Flesh and Paint
"Corporate shit," I thought, stepping through the door. At first, Dennis Hollingsworth's slathered oils look like the garish, peppy, mindless lobby decorations of a trendy ad agency. Even after you are drawn in by the oddball burrs of paint jutting an inch from the linen, the surface loopiness may well lead you to (rightly) suspect that you are looking at the work of a California artist. But once those burrs have hooked you, raw, weighty beauty manifests itself. De Kooning saw flesh as the reason for oil painting; Hollingsworth flays, cuts, scrapes, and spurts his images. These paintings bring out the viscera of oil paint, exposing why it is still, as we drown in a sea of lo-res downloads, so powerful a medium.
A painting such as The Shades IV subverts expectations: Are the colorful endomorphs that wallow in this dark world tormented souls out of Dante, or does the title refer to the perfect rectangle of squeegeed black that, like a drawn window shade, blocks all but slivers of sunlight? Sliced discs of paint, pancake-stacked one atop the other, radiate the humorous, squashed energy of Wile E. Coyote after the anvil has been lifted. Several paintings use curtains of alizarin crimson that could evoke hell as seen through a shroud of petrochemicals (the artist does, after all, live in L.A.).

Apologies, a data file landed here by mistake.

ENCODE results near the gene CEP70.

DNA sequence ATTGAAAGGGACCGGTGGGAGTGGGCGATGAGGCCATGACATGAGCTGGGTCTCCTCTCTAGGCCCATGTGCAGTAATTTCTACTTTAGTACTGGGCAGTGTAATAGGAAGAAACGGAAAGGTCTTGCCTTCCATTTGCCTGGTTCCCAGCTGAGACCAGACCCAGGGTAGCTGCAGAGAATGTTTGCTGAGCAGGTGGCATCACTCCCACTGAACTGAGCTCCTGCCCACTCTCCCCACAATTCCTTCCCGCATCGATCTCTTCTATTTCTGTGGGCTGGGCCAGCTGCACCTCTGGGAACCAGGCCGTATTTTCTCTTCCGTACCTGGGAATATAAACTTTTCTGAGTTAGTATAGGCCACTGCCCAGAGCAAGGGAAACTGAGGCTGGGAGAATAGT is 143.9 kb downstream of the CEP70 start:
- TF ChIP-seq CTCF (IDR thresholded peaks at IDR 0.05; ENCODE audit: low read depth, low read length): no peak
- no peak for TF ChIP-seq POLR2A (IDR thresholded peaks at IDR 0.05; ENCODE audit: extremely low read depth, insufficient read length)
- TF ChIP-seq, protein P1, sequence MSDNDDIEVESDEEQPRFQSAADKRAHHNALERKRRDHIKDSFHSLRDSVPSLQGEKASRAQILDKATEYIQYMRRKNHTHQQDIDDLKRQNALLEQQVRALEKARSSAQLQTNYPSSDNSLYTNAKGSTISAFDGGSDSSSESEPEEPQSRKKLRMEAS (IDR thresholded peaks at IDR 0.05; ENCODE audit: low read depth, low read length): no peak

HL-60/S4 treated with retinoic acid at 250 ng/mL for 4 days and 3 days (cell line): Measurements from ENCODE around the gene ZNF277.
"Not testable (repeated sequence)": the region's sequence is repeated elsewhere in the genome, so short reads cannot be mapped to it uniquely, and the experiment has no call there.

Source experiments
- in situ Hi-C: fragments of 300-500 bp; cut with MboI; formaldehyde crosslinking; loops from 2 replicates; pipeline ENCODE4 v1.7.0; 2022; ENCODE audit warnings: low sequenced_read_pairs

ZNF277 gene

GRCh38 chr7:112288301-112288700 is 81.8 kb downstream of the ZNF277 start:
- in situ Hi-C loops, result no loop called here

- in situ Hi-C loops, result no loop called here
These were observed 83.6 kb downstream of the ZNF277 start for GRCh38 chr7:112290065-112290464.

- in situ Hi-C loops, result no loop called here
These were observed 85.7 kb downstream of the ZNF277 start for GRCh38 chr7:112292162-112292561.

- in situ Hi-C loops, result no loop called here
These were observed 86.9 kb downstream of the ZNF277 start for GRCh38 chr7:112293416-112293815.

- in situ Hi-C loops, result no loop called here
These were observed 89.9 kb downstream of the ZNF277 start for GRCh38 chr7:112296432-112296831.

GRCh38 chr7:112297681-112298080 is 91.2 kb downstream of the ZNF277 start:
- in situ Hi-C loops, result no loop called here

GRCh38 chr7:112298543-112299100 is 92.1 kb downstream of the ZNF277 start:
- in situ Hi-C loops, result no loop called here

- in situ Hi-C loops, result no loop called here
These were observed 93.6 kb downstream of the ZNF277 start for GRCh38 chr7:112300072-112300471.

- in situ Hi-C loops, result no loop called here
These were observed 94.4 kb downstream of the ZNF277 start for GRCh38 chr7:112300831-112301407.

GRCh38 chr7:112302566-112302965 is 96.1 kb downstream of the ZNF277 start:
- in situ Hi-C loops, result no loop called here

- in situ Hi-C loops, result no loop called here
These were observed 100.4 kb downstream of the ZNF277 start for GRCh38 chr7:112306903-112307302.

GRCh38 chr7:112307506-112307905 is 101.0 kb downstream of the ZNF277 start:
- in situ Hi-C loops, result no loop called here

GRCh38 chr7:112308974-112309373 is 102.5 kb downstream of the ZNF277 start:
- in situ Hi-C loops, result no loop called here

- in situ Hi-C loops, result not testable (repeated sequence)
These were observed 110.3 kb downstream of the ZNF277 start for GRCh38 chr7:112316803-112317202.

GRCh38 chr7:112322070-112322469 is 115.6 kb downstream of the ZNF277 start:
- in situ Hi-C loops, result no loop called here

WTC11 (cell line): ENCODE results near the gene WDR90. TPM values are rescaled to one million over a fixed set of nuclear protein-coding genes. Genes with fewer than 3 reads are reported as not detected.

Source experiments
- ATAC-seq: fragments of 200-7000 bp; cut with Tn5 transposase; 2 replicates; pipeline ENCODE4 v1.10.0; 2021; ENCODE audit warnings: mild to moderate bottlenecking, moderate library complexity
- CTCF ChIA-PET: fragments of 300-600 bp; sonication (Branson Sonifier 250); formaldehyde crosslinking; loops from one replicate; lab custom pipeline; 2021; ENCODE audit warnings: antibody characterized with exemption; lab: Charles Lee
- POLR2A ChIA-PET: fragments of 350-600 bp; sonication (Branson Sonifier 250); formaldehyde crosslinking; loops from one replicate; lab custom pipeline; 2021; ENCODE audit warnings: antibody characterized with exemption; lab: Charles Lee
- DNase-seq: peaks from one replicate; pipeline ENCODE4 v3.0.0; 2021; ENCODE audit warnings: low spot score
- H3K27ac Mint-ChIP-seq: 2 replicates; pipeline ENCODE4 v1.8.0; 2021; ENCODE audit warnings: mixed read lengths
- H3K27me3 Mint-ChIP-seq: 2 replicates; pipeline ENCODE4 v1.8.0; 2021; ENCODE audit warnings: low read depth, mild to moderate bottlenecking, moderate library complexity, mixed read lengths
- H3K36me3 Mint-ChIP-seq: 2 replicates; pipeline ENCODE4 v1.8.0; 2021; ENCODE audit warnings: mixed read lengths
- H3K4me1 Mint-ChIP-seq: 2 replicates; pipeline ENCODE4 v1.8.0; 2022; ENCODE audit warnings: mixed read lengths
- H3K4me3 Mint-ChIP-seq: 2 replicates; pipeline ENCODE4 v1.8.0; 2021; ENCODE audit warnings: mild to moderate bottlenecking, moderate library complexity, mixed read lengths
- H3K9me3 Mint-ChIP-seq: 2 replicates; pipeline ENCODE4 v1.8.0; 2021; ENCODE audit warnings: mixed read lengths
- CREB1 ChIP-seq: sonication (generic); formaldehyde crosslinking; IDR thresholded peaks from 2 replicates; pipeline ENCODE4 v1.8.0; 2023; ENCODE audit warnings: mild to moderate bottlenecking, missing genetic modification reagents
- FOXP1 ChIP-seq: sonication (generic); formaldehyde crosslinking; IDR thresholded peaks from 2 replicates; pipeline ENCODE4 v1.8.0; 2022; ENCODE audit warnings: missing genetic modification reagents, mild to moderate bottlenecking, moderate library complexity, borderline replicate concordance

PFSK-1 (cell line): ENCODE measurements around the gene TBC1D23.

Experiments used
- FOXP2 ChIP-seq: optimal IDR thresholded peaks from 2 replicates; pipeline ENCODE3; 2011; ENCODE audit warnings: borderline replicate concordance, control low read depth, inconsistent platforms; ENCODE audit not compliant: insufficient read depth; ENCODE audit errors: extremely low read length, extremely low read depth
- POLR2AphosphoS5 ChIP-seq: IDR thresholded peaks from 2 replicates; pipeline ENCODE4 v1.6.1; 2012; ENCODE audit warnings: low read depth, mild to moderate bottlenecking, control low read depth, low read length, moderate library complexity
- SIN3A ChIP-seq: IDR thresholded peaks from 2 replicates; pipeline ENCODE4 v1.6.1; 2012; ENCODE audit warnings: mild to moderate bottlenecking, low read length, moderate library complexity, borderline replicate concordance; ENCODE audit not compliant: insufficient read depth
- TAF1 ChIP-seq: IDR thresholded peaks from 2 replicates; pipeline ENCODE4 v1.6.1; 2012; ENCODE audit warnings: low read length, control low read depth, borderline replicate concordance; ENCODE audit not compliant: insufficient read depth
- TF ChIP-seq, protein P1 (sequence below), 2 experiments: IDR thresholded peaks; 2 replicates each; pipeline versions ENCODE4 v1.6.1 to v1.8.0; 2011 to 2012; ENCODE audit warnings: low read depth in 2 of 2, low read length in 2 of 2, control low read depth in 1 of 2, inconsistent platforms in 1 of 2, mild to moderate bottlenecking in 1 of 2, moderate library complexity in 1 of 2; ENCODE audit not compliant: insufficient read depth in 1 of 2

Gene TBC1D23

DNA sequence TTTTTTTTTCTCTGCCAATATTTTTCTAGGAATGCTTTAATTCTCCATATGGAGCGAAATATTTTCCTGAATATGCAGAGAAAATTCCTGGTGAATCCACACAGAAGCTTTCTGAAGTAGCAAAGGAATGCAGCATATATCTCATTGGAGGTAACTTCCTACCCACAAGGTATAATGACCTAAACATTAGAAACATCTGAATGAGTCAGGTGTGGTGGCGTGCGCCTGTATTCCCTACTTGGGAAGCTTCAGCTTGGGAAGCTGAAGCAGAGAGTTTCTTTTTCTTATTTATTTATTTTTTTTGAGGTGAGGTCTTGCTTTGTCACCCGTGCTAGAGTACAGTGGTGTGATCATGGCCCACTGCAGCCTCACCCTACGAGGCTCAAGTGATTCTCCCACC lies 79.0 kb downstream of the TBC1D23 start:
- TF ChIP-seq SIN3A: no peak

Elsewhere, Hollingsworth pulls off unlikely color harmonies: In Logos, bile green and bruised purple set off dive-bombing crimson wedges that have been literally hacked from a white field. And yet his daunting technical virtuosity never suffocates his atmospheric compositions or gets in the way of the profound whimsy of his content. Jaded first impressions aside, this is dystopia as fun house.
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